Herding Behaviour (why are we obsessed with reviews?)

Reviews, reviews, reviews. 

That is all you’ll ever hear an indie author talk about.

Have we got enough reviews for our book?

How many reviews are enough reviews?

Do people actually read reviews when choosing a new book?

THE MIND BOGGLES

This post is not about answering how we get reviews – if I knew that, I wouldn’t be writing this would I?*

*(You could try engaging with Goodreads advice groups or maybe employ a blog tour organiser).

person holding white and brown newspaper
Photo by Ekrulila on Pexels.com

A Good Friend of mine is a top marketing executive. She doesn’t have time to read because of her (very cute) toddler son. We have been friends for years and years, even before I started writing. She lives in the south of England now so when we actually see one another we have loads to talk about. Not usually work.

ANYWAY last year, before all this lockdown business, when we met up, I asked her for some tips on marketing my books.

She didn’t even blink, ‘GET REVIEWS.’ My friend said.

Although she added the caveat that she doesn’t work in book publishing I do value her opinion. I think she is right.

I have been thinking about nothing but reviews since I became an independent author in 2016. Slight exaggeration, I do think about other things but you get the picture.

However…

Reading is a very individual thing.

What I like to read is not the same as what someone else would like to read. We have all read books and raved about them to our friends and been shot down with an ‘Oh I didn’t like it.’

Do not get me started on book clubs…

So why are reviews so important?

Human behaviour has a lot to do with this. Herding behaviour… (now you are all imagining livestock being rounded up aren’t you?)

two cows
Photo by Kat Jayne on Pexels.com

“Moooo… I heard Samantha Henthorn has a new book coming out later this year. Moo.”

“I heard she’s pants, her last release has only got five ratings. Moooooo.”

HERDING BEHAVIOUR IS A THING – GOOGLE IT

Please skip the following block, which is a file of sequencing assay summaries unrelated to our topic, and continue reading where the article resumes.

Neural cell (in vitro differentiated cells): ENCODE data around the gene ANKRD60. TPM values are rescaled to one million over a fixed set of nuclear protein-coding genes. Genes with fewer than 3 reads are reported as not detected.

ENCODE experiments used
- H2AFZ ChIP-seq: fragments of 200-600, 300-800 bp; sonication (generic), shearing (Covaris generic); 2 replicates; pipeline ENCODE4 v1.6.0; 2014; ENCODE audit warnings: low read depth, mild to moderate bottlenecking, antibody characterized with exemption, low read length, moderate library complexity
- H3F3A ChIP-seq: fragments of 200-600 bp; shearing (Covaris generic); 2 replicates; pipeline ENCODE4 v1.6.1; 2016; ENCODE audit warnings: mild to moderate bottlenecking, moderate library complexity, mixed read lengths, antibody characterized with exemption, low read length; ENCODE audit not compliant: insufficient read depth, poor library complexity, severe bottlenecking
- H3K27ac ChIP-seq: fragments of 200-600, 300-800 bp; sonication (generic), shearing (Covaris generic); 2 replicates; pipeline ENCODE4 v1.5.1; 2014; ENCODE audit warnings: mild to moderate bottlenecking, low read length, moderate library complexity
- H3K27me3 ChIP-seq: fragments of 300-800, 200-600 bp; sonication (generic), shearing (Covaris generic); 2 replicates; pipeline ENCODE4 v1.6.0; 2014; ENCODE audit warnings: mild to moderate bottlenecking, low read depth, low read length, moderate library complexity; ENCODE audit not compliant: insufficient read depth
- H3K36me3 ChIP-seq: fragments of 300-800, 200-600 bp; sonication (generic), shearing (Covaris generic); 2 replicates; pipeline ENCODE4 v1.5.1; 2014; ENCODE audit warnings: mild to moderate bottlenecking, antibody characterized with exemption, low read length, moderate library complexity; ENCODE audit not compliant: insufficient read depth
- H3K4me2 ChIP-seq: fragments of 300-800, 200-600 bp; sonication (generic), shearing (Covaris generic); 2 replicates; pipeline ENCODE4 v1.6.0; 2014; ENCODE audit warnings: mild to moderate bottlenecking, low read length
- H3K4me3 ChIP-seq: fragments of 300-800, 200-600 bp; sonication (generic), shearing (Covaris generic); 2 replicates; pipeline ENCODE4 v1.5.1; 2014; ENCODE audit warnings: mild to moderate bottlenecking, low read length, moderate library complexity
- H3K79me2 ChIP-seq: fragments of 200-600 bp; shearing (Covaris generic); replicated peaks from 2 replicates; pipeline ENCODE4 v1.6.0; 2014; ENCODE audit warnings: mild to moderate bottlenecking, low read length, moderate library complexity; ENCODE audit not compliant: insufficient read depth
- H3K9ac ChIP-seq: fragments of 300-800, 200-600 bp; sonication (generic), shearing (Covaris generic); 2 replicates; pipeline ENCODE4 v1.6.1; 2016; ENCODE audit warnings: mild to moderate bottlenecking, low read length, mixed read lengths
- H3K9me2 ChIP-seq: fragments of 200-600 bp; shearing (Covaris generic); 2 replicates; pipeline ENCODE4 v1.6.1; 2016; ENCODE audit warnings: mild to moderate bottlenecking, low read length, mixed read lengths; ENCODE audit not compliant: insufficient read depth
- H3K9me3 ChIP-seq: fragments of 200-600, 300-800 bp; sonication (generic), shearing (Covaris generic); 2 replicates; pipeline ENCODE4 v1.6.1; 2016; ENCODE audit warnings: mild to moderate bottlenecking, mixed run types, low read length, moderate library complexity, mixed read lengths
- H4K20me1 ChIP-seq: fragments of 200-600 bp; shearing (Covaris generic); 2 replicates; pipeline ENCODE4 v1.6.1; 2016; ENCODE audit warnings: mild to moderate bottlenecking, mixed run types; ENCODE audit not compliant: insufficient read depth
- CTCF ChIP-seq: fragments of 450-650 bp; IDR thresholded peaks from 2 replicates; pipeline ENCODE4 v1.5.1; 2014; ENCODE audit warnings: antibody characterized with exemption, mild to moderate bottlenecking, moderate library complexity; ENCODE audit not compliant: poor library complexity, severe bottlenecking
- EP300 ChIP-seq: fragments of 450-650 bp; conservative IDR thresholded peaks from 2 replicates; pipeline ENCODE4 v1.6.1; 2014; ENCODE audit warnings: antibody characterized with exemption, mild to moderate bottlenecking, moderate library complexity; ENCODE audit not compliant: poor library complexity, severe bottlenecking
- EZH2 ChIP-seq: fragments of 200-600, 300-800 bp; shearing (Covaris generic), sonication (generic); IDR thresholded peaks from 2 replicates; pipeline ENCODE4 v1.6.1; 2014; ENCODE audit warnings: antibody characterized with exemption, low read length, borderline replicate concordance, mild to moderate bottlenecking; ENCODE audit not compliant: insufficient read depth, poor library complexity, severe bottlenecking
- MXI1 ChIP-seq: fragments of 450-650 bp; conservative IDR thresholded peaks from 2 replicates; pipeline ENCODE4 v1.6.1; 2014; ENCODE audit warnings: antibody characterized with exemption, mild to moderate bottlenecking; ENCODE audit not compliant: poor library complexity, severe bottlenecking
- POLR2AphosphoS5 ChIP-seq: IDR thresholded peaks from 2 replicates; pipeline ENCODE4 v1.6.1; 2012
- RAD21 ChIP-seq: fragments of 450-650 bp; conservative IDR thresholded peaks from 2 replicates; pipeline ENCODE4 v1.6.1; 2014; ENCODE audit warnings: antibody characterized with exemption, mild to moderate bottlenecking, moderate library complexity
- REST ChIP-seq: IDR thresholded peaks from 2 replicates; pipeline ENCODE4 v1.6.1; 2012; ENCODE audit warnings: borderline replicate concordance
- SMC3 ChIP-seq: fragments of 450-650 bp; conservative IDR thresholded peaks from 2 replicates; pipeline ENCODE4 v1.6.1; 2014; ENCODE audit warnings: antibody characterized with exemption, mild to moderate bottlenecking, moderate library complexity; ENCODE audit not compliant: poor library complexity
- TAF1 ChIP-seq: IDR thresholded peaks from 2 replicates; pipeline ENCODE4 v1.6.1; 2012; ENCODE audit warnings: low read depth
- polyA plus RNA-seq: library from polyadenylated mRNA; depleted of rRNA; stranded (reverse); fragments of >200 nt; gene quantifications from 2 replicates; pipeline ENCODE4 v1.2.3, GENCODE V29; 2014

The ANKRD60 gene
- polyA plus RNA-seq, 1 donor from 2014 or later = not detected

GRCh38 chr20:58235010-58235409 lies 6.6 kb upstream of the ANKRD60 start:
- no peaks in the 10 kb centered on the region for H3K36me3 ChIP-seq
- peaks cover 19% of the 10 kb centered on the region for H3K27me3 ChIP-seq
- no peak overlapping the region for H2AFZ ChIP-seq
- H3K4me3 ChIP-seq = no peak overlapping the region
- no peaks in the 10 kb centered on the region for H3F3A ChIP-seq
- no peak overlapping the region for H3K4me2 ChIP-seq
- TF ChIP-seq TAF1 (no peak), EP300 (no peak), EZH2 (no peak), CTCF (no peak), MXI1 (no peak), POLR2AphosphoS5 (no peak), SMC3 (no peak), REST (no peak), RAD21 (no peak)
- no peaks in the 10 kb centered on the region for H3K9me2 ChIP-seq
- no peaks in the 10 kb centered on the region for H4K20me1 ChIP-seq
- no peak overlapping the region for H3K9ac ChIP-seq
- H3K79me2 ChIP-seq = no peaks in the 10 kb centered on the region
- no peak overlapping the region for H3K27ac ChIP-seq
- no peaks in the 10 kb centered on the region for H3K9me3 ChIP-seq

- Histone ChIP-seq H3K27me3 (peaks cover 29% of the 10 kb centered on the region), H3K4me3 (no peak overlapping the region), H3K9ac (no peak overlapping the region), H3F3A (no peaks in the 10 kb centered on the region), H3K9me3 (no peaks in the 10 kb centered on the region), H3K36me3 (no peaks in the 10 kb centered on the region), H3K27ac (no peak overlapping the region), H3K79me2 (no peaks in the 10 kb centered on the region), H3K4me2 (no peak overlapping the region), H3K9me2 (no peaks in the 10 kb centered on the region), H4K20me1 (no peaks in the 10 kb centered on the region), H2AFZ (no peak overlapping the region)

If my friends, the cows start moving in one direction then, as a rule of thumb all the other animals will follow. They will follow without direction. This is the same thing that happens to humans. This is why fashions and fads take hold. Rightly or wrongly, if a few people are doing something then us humans will follow.

Without direction, humans will all read the same book. Because everyone else has read it. And how do they know that? Because the book has got lots of reviews. Good or bad, if lots of people have left a review, then the book must be worth reading. Right?

A few years ago, I decided I didn’t want to be a cow anymore. I felt I was being tricked. I had been tricked, at one time, I only read what everyone else was reading. So I started reading a lot of books by independent authors. But before this…

One of the first books I read when my daughter reached the age I was allowed to properly start reading again was The Time Traveler’s Wife by Audre Niffenegger. A really famous book, I read it in 2004 before the film and everything. I was still working at the time and lent it to one of my work colleagues. This person never returned books that others had lent her, so imagine my surprise (and tetchiness) when she presented me with MY copy of The Time Traveler’s Wife and told me that I HAD to read it. (Even though I was the one who recommended it to her in the first place!)

Front cover of book showing young girl from the waist down in knee socks and Mary Janes and empty brown Oxfords next to her on a picnic blanket.

THAT IS WHAT I MEAN BY HERDING BEHAVIOUR

When I think back, two incidents involving shops convinced me of herding behaviour. When I was a teenager I had a Saturday job in Manchester Arndale. The shop I worked in sold costume jewellery and hair scrunchies (it was the 90s). One day, a big box arrived with ‘sale items’. It was a massive box of hairbands. These hairbands were dropped into another big box complete with price sticker and positioned right at the front of the shop. A couple of hours later, none of the hairbands had sold. The shop manager had a great idea. (!)

She instructed me to put my coat on (cleverly hiding my uniform) and pretend to be a customer, rooting through the box of hairbands. ‘Try a few on’ she had said. I was very embarrassed but it worked! I didn’t even have to try any of the things on my head, customers started coming over to see what I was looking at. Soon a crowd gathered and for half an afternoon in early nineties Manchester, a trend was set on the wearing of headbands.